HPC TO2 signals discriminate between the CS+ and CS−
The precise role of the rodent HPC in fear conditioning remains debated. Early studies suggested that the HPC was required for contextual but not discrete cue conditioning (Selden et al., 1991; Phillips & LeDoux, 1992). However, both dHPC and vHPC lesions can reduce freezing to discrete cues under some circumstances (Richmond et al., 1999; Maren & Holt, 2004; Maren, 2008; Quinn et al., 2008; Zelikowsky et al., 2012).
The present data show that both dHPC and vHPC exhibit differential TO2 responses to discrete auditory cues. HPC TO2 signals discriminated between CS+ and CS− trials, both during training (vHPC) and during extinction (vHPC and dHPC). Moreover, HPC TO2 signals were markedly different from BLA TO2 signals, which is important because it shows that TO2 signals do not simply reflect general changes due to freezing behavior or the systemic physiological changes that accompany fear conditioning (e.g. heart rate, blood pressure, blood flow, etc.). Notably, there is good concordance between our vHPC TO2 data and anterior HPC BOLD signals recorded during human fear conditioning in terms of the timing and shape of the response (Alvarez et al., 2008; note that anterior HPC is the primate equivalent of rodent vHPC). In particular, in both humans and rodents the difference between CS+- and CS−-evoked signals is transient (i.e. the CS+ response is greater than the CS− response, but only during the first few seconds of stimulus presentation). Thus, differences may not be detected in the HPC when the BOLD contrast is based on analysis of longer durations.
Another notable finding is that CS+-evoked signals were significantly lower than CS−-evoked signals in both HPC subregions during extinction (i.e. there was a CS− > CS+ contrast). We do not know why the CS+-evoked HPC TO2 response is negative (compared with both the CS− and the pre-CS baseline), but recent evidence suggests that negative BOLD signals are associated with suppression of neuronal activity (Boorman et al., 2010). Exactly why the CS+, and not the CS−, is associated with this negative HPC response is not immediately obvious and requires further investigation. Nevertheless, higher CS−- than CS+-evoked HPC BOLD signals have also been reported during extinction in humans (Phelps et al., 2004). Thus, our HPC findings during extinction are consistent with human fMRI data.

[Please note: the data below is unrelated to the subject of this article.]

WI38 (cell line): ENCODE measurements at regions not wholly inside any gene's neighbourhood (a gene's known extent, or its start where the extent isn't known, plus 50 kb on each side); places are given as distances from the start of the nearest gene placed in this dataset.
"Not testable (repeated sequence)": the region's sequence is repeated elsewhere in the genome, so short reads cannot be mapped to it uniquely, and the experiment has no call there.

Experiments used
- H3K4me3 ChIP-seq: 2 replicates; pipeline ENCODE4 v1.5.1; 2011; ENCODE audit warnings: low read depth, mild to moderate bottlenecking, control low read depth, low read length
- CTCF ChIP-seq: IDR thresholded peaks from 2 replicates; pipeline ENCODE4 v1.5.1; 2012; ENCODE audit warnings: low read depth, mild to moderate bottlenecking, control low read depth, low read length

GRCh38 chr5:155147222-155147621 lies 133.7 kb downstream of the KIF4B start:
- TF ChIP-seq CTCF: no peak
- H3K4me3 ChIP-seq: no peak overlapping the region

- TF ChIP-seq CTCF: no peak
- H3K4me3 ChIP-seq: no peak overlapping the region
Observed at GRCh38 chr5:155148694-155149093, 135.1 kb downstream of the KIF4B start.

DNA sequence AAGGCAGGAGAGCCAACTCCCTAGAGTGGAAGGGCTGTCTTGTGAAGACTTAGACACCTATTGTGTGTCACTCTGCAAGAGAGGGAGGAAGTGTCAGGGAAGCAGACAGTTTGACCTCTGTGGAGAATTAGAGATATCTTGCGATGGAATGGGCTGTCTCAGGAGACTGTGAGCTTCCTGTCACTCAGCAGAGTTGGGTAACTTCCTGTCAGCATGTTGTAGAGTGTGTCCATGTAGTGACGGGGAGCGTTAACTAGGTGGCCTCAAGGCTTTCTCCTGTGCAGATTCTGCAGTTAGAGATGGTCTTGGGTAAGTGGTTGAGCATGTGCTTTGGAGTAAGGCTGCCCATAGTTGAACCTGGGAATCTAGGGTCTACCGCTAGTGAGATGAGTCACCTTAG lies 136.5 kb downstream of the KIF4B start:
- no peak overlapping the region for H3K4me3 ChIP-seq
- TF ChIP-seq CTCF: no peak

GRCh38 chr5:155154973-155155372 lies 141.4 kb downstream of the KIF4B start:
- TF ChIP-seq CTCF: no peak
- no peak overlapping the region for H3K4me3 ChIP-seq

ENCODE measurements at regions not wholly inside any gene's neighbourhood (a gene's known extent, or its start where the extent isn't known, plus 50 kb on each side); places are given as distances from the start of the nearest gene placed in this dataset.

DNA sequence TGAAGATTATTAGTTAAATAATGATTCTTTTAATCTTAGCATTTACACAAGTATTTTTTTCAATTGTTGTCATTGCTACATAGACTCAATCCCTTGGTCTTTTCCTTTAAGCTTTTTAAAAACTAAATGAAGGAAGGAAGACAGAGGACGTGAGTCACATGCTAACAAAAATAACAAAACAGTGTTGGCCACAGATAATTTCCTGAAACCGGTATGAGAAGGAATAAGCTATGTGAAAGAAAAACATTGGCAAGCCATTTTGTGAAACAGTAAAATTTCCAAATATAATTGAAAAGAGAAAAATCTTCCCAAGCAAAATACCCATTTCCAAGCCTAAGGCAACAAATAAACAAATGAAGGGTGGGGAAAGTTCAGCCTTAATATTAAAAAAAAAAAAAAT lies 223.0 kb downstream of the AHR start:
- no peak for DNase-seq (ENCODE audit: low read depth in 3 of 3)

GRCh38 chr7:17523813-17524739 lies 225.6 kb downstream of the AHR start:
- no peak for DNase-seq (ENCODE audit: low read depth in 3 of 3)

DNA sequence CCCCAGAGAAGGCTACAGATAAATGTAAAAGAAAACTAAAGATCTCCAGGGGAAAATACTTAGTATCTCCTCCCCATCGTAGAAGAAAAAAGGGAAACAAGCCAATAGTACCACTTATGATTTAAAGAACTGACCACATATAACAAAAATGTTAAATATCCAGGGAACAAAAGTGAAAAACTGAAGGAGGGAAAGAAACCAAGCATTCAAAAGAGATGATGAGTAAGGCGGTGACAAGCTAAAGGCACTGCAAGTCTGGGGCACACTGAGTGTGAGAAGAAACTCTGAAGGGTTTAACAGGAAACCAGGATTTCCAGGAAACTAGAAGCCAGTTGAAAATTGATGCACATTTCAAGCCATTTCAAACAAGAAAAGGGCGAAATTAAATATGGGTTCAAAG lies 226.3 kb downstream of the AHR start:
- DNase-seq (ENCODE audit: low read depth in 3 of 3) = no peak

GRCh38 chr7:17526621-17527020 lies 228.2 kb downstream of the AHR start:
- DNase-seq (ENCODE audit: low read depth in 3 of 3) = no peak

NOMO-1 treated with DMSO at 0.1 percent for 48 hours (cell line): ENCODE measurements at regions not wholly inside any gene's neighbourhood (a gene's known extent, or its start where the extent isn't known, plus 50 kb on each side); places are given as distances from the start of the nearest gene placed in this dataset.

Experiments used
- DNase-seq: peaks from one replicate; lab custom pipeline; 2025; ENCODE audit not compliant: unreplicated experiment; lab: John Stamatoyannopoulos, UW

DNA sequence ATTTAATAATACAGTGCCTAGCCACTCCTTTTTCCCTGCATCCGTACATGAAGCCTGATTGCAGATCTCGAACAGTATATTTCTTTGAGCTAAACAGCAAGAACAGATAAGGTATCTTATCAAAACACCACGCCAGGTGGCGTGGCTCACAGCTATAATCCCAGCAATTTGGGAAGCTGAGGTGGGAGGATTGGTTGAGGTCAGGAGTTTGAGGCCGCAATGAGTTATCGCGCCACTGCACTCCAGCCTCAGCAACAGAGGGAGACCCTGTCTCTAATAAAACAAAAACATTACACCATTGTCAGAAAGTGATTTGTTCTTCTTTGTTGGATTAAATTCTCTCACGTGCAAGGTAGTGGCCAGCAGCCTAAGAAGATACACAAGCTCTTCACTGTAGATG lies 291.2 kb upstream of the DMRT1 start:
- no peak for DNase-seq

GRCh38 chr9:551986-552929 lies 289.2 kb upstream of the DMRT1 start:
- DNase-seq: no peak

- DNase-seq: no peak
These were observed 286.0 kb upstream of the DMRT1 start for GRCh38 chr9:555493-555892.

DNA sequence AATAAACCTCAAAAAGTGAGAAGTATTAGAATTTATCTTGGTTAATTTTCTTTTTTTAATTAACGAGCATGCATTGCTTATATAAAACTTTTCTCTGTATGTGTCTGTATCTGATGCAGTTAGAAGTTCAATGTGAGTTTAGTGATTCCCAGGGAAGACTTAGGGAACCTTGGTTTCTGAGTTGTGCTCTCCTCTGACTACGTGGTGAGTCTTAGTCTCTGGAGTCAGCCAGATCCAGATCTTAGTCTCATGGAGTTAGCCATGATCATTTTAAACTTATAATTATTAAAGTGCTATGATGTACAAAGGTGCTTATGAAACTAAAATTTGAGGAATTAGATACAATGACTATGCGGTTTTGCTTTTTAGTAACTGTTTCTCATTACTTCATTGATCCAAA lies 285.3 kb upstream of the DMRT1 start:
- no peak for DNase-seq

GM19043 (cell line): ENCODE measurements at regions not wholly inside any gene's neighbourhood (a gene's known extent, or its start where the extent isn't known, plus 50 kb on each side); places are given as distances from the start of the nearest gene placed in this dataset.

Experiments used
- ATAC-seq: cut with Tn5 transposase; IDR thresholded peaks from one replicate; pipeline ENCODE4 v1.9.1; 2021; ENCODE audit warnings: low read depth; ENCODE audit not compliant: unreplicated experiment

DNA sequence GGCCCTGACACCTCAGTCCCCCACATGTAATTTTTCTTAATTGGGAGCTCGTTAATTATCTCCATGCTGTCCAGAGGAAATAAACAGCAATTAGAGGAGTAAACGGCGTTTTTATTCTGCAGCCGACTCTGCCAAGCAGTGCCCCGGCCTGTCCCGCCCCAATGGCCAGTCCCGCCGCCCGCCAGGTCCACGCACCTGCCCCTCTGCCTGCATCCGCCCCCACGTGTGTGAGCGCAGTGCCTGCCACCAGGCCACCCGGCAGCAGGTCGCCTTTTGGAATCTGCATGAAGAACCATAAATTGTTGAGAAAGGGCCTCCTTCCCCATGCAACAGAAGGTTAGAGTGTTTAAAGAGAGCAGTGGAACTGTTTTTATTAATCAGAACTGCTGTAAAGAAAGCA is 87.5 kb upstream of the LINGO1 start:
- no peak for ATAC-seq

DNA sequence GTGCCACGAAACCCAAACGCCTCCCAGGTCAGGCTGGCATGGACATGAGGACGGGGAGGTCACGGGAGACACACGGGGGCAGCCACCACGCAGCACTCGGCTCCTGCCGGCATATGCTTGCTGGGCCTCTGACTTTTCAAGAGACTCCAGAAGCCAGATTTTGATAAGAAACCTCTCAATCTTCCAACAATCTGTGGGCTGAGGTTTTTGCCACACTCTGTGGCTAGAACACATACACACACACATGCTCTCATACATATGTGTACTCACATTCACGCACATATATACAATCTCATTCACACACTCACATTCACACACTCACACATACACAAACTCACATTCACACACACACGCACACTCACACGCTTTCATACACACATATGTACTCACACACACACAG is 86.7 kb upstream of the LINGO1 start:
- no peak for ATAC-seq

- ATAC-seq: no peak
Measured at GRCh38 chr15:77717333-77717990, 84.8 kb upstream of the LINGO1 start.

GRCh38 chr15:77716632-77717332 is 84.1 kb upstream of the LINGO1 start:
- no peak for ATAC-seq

Using TO2 amperometry as a translational tool for BOLD fMRI
The present study is the first to employ time-resolved hemodynamic measurements in freely-moving rats, but previous studies have measured hemodynamic activity in rats after fear conditioning (LeDoux et al., 1983; Holschneider et al., 2006). For example, using cerebral blood flow (CBF)-autoradiography, Holschneider and colleagues found significantly increased CBF in the lateral amygdala in a fear-conditioned compared with a tone-alone group, but they also found significantly decreased CBF in the anterior BLA and central amygdala (Holschneider et al., 2006). While autoradiographic techniques can image the whole brain, their disadvantage is that they have no temporal resolution and offer only a snapshot of CBF changes in the brief (<1 min) period before the animal is killed. As a result, autoradiographic approaches are incompatible with the types of discriminative fear-conditioning designs used in human fMRI and the present study. In contrast, the TO2 approach used in the present study offers a high temporal resolution signal for studying hemodynamic changes associated with behaviour.
There are strong theoretical and empirical reasons for arguing that TO2 is closely related to BOLD (Zheng et al., 2002; Logothetis, 2007; Lowry et al., 2010). Nevertheless, there are several methodological differences between our approach and human fMRI studies of fear conditioning, including the species and the higher temporal and spatial resolution (but limited spatial sampling) of TO2 compared with BOLD. Importantly, however, our data are consistent with a subset of human fMRI studies that share certain key design features with our study, suggesting that these methodological differences are not critical.
Moreover, the TO2 approach utilized here is applicable to many other areas of neuroscience. Most of our knowledge of the cellular and molecular mechanisms that underlie behavior comes from animal experiments that for ethical and practical reasons are impossible in humans. Thus, animal models offer the best hope for understanding neuronal mechanisms underlying the dysfunctional brain states associated with neurological and psychiatric disorders. Techniques that facilitate comparisons between animal and human research are therefore essential if basic research is to translate to clinical benefits. One of the key advantages of our TO2 approach is that it can be combined with invasive methods, such as genetic modification, brain lesions, local drug infusions and electrophysiology; in other words, the techniques that allow us to uncover neuronal mechanisms. Thus, tissue oxygen amperometry has the potential to improve the translation between rodent models and human neuroimaging.